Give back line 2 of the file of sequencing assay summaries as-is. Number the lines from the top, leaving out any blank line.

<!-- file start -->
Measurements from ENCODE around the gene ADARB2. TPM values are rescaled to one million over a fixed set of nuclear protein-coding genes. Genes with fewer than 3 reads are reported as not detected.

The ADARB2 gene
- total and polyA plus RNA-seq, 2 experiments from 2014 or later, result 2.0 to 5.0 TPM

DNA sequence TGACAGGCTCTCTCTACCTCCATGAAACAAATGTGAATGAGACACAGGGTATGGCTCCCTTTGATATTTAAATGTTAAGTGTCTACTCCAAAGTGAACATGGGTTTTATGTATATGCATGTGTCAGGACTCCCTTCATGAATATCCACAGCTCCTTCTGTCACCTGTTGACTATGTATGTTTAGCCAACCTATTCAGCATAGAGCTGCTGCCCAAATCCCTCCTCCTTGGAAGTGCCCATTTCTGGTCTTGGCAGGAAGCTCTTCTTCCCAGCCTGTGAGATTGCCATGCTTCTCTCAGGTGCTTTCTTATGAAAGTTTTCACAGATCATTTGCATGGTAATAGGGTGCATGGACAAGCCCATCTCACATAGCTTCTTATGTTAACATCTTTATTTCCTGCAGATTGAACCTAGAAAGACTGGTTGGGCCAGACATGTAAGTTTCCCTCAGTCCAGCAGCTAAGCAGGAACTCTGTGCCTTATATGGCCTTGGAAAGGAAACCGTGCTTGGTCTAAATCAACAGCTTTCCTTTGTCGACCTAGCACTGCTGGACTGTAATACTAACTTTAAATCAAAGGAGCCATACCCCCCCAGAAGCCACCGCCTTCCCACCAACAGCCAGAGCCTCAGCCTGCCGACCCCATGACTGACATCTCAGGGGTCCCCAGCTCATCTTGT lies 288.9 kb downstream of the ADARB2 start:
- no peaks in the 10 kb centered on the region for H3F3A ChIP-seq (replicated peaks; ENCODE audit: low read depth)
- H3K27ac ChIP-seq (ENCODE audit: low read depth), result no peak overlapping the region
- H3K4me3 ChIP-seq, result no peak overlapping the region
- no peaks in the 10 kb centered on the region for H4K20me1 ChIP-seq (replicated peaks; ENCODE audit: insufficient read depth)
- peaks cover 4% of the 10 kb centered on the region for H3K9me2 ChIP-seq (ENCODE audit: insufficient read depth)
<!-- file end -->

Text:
The ADARB2 gene